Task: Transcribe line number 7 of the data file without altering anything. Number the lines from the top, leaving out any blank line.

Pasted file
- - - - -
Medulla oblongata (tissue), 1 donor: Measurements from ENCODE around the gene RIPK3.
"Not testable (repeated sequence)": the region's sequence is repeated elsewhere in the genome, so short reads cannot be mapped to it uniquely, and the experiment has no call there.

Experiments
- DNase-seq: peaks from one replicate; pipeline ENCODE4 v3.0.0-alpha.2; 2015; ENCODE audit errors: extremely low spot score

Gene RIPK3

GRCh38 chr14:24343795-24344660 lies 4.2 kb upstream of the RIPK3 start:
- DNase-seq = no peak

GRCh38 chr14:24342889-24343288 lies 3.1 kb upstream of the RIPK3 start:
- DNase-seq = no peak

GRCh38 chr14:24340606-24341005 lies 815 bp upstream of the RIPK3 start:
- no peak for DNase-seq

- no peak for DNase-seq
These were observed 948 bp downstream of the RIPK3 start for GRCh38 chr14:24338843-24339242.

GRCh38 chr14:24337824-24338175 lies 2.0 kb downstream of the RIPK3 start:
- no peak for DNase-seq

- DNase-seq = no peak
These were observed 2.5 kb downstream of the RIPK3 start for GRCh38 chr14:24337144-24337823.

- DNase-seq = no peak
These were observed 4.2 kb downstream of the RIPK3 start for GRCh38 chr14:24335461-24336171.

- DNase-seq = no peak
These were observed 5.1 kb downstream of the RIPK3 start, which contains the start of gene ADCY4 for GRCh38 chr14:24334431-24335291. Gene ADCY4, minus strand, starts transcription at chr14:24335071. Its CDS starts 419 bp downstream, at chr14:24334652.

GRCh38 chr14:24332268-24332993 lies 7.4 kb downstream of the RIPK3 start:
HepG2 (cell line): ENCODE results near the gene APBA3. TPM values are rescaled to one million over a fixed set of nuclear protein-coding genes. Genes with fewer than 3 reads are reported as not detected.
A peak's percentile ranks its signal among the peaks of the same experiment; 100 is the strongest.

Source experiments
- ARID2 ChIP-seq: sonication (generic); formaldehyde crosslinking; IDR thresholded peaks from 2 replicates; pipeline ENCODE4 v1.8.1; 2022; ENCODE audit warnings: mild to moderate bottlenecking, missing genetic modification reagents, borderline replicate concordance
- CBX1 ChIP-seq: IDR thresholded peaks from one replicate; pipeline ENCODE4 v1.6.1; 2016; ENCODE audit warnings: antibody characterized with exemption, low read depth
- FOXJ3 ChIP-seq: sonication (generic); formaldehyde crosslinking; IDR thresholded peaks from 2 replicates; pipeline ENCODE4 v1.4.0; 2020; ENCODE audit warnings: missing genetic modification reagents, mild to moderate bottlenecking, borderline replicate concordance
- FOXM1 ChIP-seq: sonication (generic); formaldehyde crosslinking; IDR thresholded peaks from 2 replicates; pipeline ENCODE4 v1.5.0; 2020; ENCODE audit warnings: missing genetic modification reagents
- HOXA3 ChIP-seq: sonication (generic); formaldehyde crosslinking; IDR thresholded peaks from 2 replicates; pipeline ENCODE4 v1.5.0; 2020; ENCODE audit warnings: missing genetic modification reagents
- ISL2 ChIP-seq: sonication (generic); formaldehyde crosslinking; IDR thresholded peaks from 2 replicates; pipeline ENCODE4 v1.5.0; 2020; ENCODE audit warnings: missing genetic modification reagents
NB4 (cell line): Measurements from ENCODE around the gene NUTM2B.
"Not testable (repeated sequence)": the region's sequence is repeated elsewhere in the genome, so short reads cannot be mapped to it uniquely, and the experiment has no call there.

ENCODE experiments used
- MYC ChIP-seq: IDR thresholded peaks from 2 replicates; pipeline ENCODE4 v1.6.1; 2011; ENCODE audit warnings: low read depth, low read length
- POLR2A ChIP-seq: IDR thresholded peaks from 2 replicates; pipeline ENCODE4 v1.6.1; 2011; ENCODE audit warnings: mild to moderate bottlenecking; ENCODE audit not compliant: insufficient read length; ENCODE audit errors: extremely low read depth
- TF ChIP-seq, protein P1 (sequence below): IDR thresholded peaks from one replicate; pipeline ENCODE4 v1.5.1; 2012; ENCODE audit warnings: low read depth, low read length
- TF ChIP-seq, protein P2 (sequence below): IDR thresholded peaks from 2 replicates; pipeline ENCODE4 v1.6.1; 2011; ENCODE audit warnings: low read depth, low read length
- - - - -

- DNase-seq = no peak